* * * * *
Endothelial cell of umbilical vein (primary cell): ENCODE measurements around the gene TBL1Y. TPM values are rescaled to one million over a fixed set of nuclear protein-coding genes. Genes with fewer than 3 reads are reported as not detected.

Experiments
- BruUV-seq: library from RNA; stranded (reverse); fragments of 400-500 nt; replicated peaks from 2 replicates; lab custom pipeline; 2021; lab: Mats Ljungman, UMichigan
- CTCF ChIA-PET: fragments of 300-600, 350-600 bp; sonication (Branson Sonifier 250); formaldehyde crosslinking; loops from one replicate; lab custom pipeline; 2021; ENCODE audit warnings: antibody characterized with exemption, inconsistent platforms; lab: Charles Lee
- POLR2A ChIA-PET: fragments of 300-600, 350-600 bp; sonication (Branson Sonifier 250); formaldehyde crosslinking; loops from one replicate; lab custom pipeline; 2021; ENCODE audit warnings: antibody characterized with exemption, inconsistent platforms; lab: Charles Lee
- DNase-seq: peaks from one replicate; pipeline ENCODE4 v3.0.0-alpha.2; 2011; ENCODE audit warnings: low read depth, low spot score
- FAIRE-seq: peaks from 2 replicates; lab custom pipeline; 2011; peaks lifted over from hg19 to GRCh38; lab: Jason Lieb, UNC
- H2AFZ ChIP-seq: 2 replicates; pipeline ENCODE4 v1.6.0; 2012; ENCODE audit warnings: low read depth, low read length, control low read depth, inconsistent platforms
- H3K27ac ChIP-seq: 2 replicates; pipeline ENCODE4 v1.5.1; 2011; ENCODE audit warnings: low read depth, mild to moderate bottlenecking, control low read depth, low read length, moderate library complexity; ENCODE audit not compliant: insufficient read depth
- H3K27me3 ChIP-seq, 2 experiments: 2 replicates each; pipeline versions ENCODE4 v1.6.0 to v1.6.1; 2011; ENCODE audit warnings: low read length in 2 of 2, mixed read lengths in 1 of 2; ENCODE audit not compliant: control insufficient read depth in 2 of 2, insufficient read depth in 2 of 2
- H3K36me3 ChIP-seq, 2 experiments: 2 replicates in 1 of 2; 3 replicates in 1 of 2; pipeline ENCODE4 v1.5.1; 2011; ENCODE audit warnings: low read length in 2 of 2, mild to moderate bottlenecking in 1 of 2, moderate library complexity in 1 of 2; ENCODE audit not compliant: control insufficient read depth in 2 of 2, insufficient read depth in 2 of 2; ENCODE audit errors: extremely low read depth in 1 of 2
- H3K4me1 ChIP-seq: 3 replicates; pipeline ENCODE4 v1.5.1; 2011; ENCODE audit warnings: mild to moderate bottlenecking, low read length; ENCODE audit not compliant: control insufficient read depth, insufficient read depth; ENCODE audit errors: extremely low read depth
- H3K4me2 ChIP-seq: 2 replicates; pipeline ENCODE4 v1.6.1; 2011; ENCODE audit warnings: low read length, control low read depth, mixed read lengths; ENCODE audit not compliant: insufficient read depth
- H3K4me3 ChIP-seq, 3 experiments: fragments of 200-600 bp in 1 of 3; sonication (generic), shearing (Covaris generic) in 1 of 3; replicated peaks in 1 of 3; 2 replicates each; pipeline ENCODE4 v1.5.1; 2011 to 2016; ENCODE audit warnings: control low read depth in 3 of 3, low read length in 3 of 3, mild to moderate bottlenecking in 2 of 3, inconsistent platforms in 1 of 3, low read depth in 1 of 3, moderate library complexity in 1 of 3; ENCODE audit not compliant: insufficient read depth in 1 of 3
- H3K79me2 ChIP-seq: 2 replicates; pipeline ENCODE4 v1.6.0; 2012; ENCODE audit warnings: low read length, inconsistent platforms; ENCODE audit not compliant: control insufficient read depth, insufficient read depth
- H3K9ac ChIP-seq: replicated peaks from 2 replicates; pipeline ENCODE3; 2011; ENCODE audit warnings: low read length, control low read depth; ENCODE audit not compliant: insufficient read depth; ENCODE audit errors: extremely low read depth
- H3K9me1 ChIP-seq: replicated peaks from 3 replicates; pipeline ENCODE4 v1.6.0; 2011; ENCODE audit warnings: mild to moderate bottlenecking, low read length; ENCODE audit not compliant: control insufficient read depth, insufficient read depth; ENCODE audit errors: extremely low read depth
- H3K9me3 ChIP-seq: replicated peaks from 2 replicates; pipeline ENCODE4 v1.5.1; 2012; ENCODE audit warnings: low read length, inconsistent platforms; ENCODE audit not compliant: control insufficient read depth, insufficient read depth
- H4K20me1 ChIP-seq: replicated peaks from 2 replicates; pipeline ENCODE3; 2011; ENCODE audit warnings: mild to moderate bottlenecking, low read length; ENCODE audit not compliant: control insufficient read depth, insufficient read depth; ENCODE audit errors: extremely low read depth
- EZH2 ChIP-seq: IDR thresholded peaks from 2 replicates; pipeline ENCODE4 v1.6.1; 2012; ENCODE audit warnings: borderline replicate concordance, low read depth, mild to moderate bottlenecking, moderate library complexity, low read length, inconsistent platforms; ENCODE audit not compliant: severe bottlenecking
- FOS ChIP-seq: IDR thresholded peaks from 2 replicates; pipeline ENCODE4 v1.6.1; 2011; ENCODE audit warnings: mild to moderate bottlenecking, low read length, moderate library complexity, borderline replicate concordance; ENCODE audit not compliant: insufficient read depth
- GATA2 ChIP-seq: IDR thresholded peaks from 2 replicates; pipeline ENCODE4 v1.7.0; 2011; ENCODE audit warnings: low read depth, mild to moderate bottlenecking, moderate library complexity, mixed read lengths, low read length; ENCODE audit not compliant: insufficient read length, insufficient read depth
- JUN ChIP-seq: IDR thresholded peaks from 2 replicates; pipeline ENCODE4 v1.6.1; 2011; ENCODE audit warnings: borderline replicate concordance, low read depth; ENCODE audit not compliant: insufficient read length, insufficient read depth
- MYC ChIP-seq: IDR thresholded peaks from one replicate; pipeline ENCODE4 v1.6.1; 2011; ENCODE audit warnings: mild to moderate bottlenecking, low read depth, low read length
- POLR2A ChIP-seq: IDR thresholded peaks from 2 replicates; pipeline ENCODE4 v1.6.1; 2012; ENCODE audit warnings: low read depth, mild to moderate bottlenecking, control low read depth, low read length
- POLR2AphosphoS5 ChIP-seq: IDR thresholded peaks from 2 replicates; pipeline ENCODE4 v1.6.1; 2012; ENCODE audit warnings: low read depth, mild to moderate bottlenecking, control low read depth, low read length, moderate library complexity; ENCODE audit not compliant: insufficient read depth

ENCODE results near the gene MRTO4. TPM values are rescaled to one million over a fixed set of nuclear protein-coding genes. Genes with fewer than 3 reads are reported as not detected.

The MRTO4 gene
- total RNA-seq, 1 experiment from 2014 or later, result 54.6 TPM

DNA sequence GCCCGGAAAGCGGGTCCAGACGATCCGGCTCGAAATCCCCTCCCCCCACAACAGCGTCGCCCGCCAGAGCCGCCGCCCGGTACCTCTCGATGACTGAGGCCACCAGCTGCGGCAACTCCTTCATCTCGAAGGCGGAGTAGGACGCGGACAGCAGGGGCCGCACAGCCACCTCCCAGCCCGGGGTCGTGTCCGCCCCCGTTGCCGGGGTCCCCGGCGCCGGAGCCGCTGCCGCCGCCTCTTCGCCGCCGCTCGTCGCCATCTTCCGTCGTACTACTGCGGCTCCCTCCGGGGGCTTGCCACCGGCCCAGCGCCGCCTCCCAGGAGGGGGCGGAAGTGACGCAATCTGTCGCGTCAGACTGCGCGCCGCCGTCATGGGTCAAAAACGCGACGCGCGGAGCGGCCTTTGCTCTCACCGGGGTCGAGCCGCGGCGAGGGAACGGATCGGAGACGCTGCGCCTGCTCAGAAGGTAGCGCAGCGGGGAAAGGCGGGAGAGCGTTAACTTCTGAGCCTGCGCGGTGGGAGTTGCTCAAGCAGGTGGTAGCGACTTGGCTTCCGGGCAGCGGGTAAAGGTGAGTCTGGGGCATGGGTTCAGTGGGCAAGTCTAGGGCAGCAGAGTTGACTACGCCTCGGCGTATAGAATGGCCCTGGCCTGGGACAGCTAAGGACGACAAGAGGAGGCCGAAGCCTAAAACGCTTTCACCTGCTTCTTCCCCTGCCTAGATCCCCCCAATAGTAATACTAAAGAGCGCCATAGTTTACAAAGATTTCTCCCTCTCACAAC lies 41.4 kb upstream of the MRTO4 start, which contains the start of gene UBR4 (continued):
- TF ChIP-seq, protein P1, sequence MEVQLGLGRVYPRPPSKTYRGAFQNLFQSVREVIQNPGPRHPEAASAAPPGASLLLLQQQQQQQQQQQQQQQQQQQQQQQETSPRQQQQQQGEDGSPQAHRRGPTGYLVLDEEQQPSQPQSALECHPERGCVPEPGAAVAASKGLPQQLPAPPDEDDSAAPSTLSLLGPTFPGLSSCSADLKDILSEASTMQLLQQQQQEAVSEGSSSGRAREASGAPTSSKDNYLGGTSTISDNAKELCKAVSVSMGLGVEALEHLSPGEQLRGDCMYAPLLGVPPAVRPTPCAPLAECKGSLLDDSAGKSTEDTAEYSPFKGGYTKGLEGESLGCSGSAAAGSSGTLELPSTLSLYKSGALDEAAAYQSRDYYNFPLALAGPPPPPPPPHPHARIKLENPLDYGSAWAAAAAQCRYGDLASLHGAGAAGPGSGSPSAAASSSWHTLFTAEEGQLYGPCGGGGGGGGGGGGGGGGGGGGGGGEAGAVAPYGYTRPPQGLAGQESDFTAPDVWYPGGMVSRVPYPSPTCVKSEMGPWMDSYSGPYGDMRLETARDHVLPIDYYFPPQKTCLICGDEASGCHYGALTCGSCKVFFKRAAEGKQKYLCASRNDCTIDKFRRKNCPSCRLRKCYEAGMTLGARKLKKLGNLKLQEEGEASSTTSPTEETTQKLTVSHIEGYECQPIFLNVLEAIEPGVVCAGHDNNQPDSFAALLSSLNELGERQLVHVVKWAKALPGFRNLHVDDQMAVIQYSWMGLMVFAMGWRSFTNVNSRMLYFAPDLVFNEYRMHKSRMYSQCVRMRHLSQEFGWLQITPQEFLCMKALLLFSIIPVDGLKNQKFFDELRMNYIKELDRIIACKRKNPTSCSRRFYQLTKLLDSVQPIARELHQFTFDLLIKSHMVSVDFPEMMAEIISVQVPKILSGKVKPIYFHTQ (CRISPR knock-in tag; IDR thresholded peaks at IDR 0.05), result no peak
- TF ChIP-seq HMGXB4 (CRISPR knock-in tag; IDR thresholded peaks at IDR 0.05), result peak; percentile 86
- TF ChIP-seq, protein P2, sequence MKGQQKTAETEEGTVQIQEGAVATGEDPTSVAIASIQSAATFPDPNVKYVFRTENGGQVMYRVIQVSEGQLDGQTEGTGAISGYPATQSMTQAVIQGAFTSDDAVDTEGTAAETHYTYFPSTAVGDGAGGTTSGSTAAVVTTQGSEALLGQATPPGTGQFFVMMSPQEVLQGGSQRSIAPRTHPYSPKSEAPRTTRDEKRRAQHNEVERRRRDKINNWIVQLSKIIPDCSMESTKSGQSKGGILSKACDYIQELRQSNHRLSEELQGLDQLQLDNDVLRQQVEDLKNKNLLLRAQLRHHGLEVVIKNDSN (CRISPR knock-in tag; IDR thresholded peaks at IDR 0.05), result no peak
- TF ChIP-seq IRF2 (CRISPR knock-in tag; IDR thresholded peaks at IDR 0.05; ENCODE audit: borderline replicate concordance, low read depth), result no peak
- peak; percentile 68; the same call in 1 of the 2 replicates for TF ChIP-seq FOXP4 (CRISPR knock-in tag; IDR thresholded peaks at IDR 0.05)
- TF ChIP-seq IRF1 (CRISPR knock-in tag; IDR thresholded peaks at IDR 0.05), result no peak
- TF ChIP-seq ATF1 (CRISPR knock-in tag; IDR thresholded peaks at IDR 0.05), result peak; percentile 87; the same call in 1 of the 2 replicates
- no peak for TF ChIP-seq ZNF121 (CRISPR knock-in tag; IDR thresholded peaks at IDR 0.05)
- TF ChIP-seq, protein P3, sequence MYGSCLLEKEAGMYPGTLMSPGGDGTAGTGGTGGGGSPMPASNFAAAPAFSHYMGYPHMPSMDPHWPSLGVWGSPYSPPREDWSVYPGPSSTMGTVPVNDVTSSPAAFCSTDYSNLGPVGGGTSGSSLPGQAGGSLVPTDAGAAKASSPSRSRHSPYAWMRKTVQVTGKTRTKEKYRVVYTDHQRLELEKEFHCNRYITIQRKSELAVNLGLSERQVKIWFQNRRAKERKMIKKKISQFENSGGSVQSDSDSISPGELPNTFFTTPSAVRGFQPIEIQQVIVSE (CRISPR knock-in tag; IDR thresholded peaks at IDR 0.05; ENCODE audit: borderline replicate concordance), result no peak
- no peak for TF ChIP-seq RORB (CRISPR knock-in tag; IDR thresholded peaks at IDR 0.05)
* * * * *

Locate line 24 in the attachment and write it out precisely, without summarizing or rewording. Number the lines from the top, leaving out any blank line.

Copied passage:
- MYC ChIP-seq: IDR thresholded peaks from one replicate; pipeline ENCODE4 v1.6.1; 2011; ENCODE audit warnings: mild to moderate bottlenecking, low read depth, low read length